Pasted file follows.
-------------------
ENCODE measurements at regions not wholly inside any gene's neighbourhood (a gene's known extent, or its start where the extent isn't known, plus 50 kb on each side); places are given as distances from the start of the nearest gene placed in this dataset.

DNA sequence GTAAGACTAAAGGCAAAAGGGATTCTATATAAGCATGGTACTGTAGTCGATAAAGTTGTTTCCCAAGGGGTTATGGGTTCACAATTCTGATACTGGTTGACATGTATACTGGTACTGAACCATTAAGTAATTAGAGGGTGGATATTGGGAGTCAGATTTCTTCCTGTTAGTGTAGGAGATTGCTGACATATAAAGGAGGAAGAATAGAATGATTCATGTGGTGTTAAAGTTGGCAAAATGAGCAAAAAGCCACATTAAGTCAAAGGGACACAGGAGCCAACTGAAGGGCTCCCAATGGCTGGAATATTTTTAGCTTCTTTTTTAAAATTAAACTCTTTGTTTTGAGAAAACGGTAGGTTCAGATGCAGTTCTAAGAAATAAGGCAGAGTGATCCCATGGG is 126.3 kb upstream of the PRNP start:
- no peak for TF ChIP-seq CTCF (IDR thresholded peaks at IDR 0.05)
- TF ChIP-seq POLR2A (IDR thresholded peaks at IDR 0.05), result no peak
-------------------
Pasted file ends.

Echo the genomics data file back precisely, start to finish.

ENCODE measurements at regions not wholly inside any gene's neighbourhood (a gene's known extent, or its start where the extent isn't known, plus 50 kb on each side); places are given as distances from the start of the nearest gene placed in this dataset.

DNA sequence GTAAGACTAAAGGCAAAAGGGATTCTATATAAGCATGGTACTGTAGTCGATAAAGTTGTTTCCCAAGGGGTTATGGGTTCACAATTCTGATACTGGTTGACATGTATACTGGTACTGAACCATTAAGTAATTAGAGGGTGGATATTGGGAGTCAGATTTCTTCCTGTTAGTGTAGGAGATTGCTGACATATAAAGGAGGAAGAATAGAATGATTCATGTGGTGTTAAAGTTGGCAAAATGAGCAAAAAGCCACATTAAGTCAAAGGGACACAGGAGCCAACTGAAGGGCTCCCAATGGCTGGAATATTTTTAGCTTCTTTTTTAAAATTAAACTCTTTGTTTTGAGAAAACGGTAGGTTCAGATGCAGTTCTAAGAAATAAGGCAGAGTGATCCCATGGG is 126.3 kb upstream of the PRNP start:
- no peak for TF ChIP-seq CTCF (IDR thresholded peaks at IDR 0.05)
- TF ChIP-seq POLR2A (IDR thresholded peaks at IDR 0.05), result no peak